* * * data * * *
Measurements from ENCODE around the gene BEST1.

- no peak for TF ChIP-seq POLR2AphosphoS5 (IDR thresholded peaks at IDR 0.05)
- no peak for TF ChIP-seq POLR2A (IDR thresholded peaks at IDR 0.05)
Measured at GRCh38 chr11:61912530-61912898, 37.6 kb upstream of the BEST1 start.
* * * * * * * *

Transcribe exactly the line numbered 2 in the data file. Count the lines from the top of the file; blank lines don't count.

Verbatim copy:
- no peak for TF ChIP-seq POLR2AphosphoS5 (IDR thresholded peaks at IDR 0.05)